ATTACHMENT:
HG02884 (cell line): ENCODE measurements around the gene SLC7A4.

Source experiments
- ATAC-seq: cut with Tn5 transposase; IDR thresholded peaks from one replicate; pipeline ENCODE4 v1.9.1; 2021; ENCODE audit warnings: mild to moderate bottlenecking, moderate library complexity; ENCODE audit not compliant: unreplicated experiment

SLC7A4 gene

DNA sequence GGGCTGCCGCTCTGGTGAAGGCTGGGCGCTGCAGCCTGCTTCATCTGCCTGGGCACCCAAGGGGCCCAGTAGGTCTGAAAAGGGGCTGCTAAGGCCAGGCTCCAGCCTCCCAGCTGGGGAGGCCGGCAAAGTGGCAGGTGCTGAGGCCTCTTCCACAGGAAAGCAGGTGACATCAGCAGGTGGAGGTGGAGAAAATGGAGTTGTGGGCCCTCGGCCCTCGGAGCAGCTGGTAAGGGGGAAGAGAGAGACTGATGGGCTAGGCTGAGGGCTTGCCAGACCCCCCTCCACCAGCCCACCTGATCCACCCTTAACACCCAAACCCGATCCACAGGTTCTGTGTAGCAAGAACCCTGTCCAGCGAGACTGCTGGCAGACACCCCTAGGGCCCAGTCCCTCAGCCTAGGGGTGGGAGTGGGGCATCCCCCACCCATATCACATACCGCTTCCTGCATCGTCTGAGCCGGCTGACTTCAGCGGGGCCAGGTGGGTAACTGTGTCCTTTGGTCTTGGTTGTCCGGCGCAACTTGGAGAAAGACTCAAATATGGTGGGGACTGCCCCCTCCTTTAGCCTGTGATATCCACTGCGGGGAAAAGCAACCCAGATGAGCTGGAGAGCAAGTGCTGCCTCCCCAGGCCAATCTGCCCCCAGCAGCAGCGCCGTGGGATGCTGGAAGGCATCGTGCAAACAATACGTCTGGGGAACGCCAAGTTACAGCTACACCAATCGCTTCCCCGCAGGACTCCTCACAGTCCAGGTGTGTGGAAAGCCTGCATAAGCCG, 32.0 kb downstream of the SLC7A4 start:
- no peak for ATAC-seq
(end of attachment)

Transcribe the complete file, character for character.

HG02884 (cell line): ENCODE measurements around the gene SLC7A4.

Source experiments
- ATAC-seq: cut with Tn5 transposase; IDR thresholded peaks from one replicate; pipeline ENCODE4 v1.9.1; 2021; ENCODE audit warnings: mild to moderate bottlenecking, moderate library complexity; ENCODE audit not compliant: unreplicated experiment

SLC7A4 gene

DNA sequence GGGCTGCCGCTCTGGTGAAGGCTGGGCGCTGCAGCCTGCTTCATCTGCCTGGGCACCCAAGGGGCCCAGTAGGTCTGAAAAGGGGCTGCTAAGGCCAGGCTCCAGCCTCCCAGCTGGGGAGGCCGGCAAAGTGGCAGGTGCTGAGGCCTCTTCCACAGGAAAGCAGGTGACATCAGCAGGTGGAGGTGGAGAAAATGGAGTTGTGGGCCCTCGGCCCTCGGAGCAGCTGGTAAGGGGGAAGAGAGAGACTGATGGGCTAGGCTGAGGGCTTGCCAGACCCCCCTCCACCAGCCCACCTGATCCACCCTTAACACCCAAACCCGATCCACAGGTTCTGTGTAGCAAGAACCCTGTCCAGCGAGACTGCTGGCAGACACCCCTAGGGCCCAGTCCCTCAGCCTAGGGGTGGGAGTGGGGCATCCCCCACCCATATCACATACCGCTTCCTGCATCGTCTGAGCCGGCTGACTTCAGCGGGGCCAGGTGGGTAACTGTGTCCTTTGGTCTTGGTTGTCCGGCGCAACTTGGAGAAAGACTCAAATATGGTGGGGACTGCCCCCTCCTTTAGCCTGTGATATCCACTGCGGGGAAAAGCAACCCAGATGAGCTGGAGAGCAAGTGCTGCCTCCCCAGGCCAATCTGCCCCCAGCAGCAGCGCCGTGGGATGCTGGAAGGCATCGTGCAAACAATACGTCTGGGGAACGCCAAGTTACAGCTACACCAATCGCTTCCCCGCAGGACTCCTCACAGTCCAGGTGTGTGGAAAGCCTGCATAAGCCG, 32.0 kb downstream of the SLC7A4 start:
- no peak for ATAC-seq